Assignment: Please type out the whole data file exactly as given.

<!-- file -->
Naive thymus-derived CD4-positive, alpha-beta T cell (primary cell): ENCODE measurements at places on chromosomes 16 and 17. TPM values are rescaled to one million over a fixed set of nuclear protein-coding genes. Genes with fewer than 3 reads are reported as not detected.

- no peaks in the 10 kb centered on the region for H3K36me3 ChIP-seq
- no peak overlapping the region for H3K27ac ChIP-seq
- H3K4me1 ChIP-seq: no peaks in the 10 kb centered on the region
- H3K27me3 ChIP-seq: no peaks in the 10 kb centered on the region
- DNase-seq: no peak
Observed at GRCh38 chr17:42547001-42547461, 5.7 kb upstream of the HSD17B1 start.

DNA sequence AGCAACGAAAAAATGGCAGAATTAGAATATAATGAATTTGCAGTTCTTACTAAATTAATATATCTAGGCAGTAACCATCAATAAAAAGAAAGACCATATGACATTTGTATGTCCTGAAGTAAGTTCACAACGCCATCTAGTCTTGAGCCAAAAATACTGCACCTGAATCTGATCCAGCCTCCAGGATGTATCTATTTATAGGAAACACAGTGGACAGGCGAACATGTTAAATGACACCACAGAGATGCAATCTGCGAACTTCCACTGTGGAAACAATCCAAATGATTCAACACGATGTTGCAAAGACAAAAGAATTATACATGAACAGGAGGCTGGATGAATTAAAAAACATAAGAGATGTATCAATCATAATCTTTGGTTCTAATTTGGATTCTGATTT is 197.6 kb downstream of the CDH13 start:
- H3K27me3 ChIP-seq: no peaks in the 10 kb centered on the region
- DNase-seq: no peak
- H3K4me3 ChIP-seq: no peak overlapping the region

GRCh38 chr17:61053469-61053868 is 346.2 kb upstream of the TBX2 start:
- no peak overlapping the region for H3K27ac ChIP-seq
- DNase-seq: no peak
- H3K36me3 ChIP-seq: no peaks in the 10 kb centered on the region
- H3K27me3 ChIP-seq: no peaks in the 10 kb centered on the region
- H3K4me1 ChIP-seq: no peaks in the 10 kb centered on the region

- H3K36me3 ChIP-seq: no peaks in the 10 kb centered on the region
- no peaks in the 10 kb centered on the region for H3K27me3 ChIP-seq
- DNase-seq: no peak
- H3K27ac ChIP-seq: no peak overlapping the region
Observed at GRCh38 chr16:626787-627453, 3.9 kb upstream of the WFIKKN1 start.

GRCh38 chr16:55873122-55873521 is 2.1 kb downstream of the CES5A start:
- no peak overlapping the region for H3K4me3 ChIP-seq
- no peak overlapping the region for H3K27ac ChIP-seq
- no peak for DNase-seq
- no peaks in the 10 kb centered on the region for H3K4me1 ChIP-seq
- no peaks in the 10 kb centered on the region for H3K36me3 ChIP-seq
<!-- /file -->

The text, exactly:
Naive thymus-derived CD4-positive, alpha-beta T cell (primary cell): ENCODE measurements at places on chromosomes 16 and 17. TPM values are rescaled to one million over a fixed set of nuclear protein-coding genes. Genes with fewer than 3 reads are reported as not detected.

- no peaks in the 10 kb centered on the region for H3K36me3 ChIP-seq
- no peak overlapping the region for H3K27ac ChIP-seq
- H3K4me1 ChIP-seq: no peaks in the 10 kb centered on the region
- H3K27me3 ChIP-seq: no peaks in the 10 kb centered on the region
- DNase-seq: no peak
Observed at GRCh38 chr17:42547001-42547461, 5.7 kb upstream of the HSD17B1 start.

DNA sequence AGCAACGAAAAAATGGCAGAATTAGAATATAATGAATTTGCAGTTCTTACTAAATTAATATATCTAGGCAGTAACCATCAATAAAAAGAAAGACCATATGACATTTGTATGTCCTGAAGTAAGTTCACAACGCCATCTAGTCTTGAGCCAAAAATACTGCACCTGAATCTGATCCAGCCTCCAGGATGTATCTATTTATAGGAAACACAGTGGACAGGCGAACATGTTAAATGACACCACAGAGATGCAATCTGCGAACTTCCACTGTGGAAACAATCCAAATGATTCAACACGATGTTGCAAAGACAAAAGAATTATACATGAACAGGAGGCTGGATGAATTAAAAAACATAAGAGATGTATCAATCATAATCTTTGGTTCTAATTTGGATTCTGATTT is 197.6 kb downstream of the CDH13 start:
- H3K27me3 ChIP-seq: no peaks in the 10 kb centered on the region
- DNase-seq: no peak
- H3K4me3 ChIP-seq: no peak overlapping the region

GRCh38 chr17:61053469-61053868 is 346.2 kb upstream of the TBX2 start:
- no peak overlapping the region for H3K27ac ChIP-seq
- DNase-seq: no peak
- H3K36me3 ChIP-seq: no peaks in the 10 kb centered on the region
- H3K27me3 ChIP-seq: no peaks in the 10 kb centered on the region
- H3K4me1 ChIP-seq: no peaks in the 10 kb centered on the region

- H3K36me3 ChIP-seq: no peaks in the 10 kb centered on the region
- no peaks in the 10 kb centered on the region for H3K27me3 ChIP-seq
- DNase-seq: no peak
- H3K27ac ChIP-seq: no peak overlapping the region
Observed at GRCh38 chr16:626787-627453, 3.9 kb upstream of the WFIKKN1 start.

GRCh38 chr16:55873122-55873521 is 2.1 kb downstream of the CES5A start:
- no peak overlapping the region for H3K4me3 ChIP-seq
- no peak overlapping the region for H3K27ac ChIP-seq
- no peak for DNase-seq
- no peaks in the 10 kb centered on the region for H3K4me1 ChIP-seq
- no peaks in the 10 kb centered on the region for H3K36me3 ChIP-seq